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Lights in the windows. Treasured ornaments I haven’t seen all year. The scents of pine and mulled cider and cookies baking. I am enchanted by each of these and intoxicated by their combination. Although it has been many years since I identified myself as Christian, I am unabashedly in love with Christmas.
Like many of my peers, my spiritual seeking has taken me down foreign paths and into distant countries. This blending of influences has molded me into someone who can believe in a Buddhist cosmology, practice a Hindu meditation technique, and still celebrate Christmas like a good Catholic girl.
I realize that such mixed loyalties cause some people serious angst-angst I’ve been spared, I think, by having been reared in a sort of ecumenical soup. My father inherited Catholicism, so I did too. Still, when patients in his inner city medical practice invited us to rollicking Pentecostal tent revivals, exquisite Greek Orthodox weddings, and proudly joyous bar mitzvahs, we always went.
My mother was an eclectic Protestant who consulted psychics and studied astrology. The surrogate grandmother who came to help care for me when I was 6 months old (and stayed until I was caring for her 30 years later) raised me on Emerson, Unity, and Yogananda. When I was a teenager, I sat in silence with the Quakers, listened in awe to the Baha’is, and got “saved” twice at Youth for Christ. (That second conversion was a serious breach of evangelical etiquette, but it had seemed to me that the first one hadn’t quite worked.)
I didn’t have a word for it then, but I grew up in an interfaith environment: a family culture in which more than one religion is prominent, or in which all religions are viewed as valid-even equal. Having such a background is probably why being a yoga-practicing Buddhist who adores Christmas seems perfectly normal.
Theologian Marcus Bach calls people like me “vagabonds in the wonderful world of spirit.” As such, I see no conflict in my soul’s polygamous mingling of traditions and customs. It lets me draw from the wisdom of the world and still delight in the hall-decking, carol-singing, gift-giving euphoria of this time of year in this place on the planet.
There is, of course, a shadow side to this bright celebration. The urge to spend money (or a plastic imitation of it) sucks many into a spiral of debt. There is also an almost arrogant assumption that everybody is supposed to be happy simply because the holidays—note: the holidays—are here. Even those who have no desire to acknowledge Christmas are told to have a merry one by the same people who also expect them to “have a nice day” the rest of the year. Whether one celebrates the most culturally prevalent holiday of the season, a different holiday, or none at all, this seemingly universal expectation of merriment presents an unrealistic goal for many. The impossibility of experiencing joy on demand is a major contributor to the sad fact that depression and suicide peak in December.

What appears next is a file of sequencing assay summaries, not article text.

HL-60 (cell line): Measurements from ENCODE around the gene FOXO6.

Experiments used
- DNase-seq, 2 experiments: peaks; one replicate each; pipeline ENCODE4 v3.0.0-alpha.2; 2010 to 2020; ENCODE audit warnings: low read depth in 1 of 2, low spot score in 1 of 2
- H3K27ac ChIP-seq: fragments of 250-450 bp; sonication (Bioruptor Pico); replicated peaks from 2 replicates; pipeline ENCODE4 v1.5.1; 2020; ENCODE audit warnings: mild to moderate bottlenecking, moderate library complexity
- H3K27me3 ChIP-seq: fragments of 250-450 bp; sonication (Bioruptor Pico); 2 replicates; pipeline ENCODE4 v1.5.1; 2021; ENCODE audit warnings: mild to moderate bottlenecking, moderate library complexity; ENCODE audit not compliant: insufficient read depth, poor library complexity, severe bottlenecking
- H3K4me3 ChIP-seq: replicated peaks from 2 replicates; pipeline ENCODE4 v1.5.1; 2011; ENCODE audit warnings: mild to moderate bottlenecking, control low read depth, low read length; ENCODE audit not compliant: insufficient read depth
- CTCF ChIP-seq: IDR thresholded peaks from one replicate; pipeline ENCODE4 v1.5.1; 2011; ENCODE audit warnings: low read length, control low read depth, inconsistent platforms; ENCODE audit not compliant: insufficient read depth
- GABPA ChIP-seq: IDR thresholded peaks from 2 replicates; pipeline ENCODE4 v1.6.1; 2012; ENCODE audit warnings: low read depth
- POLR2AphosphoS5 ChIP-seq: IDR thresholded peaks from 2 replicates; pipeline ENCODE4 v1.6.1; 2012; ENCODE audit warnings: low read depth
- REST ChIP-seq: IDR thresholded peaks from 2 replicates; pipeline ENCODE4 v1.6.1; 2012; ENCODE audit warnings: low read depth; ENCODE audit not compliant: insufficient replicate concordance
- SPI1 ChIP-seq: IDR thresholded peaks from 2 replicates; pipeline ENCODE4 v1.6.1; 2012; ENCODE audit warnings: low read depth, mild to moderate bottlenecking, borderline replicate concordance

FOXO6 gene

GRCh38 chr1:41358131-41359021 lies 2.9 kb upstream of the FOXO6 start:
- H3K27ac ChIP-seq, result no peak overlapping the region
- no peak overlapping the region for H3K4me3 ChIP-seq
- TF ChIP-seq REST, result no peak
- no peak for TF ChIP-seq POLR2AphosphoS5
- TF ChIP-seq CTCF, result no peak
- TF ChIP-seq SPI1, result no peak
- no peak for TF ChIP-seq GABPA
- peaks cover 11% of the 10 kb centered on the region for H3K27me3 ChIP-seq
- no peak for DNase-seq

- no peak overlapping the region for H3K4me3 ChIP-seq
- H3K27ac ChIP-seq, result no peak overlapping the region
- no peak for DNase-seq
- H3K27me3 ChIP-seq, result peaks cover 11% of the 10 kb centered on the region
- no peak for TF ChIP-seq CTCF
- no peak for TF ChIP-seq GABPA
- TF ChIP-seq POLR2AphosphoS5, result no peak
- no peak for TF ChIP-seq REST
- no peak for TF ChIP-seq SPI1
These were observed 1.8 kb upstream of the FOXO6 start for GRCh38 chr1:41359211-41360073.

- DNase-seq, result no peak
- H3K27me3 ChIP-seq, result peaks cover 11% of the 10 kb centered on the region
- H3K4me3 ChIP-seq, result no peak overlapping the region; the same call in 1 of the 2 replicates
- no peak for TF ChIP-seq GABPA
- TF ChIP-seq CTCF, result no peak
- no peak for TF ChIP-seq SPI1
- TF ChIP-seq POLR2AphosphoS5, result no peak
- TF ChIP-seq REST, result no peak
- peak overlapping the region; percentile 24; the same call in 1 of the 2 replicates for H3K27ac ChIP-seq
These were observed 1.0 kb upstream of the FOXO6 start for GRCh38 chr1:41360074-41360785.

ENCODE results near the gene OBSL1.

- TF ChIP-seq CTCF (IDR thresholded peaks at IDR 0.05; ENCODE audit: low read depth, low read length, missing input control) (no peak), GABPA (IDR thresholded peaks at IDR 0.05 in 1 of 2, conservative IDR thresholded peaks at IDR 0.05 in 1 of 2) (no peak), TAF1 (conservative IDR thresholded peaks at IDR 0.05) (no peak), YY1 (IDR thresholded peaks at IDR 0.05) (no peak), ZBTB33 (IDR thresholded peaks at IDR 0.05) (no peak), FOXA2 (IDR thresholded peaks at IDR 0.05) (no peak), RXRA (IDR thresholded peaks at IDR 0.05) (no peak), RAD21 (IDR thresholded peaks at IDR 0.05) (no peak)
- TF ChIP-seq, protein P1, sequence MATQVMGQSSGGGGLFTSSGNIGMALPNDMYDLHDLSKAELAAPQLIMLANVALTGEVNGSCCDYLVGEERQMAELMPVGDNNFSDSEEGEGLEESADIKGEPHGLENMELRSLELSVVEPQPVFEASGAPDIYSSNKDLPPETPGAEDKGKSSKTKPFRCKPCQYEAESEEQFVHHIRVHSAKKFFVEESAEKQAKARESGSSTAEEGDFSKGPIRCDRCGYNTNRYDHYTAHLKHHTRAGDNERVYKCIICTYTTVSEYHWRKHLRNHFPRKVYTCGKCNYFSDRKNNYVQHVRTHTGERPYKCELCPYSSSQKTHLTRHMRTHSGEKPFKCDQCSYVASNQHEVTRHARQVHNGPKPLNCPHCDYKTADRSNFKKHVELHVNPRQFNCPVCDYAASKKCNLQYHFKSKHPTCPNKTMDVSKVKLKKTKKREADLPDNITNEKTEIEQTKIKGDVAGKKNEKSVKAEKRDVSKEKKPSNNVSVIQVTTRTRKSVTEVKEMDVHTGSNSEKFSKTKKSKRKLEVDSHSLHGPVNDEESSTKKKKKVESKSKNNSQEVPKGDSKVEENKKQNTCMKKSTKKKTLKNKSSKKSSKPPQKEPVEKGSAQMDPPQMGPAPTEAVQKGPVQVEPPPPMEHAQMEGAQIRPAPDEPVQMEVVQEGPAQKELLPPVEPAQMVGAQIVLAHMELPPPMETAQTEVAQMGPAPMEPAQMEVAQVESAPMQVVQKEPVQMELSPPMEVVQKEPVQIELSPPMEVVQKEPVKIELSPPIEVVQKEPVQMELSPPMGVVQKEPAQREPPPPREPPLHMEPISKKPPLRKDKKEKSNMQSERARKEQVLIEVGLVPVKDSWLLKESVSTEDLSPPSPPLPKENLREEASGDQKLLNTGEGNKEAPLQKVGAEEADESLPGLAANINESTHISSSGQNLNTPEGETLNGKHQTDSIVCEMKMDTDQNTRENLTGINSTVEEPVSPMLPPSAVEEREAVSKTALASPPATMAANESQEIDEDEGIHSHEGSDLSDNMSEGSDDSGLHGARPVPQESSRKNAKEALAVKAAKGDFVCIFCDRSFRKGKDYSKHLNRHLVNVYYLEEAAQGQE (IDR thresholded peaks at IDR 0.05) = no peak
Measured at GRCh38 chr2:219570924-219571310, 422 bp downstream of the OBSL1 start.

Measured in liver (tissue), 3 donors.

The cultural perception that living it up is the raison d’etre for the period between Thanksgiving and New Year’s can be tough for a lot of people. Jews in Europe and America have dealt with this for years. Some go skiing and valiantly attempt to avoid the issue. Others elevate Hanukkah, a relatively minor celebration on the Jewish calendar, to a higher status than religion dictates so they and their children can take part in the same level of celebration as their neighbors. Still others celebrate the secular aspects of Christmas.
Western students of Eastern philosophies sometimes adopt similar strategies. But among the families I’ve spoken with, it seems more common to mark the holidays of their heritage, whether Christian or Jewish, as spiritual observances not reserved for one religion alone. It was a miracle that one day’s oil brought light for eight days, the eight days of Hanukkah. And the birth of a Semitic siddha (spiritual master) 2,000 years ago is well worth remembering today.
It’s a good thing, too, because if you’re a Westerner with Christian roots, just about everybody expects you to acknowledge those roots at Christmastime. I first realized this through the two Tibetan refugee children I sponsor, Karma Lhadon and Thinlay Yangzom. They easily accept my identifying myself as Buddhist and end their letters with, “May His Holiness the Dalai Lama bless you and give you good health and happiness.” But every December they send me Christmas cards, the Hallmark wannabes of India: manger scenes usually, sometimes including monkeys and elephants.
The first couple of years, I thought the cards implied an assumption on the part of the girls that I was just another American dilettante, toying with Buddhism as one might dabble in needlepoint or cake decorating. As I got to know them-and Buddhism-better, though, I realized that Karma and Thinlay honored my Buddhist leanings all year long. At Christmastime, they honored the reality of my life: I was born into a Christian family in a predominantly Christian country. This is my genetic and cultural heritage, as surely as having my father’s eyes and knowing the lyrics of the pop songs and TV jingles of my childhood.
“The thing about Eastern religions like Buddhism is that they are all-encompassing,” says Shelly Carlson, who researched world religions for her book Journaling Your Authentic Self. “Technically, you can’t be a Jew and believe in Jesus, and you can’t be a Christian and not believe in Jesus. Buddhism doesn’t exclude. It teaches that all religions are different paths to enlightenment. A Buddhist could celebrate Christmas or Hanukkah without being hypocritical.”
Rich Thomson is such a Buddhist. A former Methodist, Rich is in his 40s and married for the second time. He and his wife Stephanie are raising their 1-year-old son Mason in the richness of the interfaith approach. “Christ was the teacher, prophet, and Messiah of my youth,” Rich explains. “He was as much a part of my family as my ancestors. To deny him would be to deny a part of myself. As a Buddhist I don’t have to. We’re taught to appreciate what’s in front of us: If everyone is finding joy in the Prince of Peace, why shouldn’t I join in their celebration?”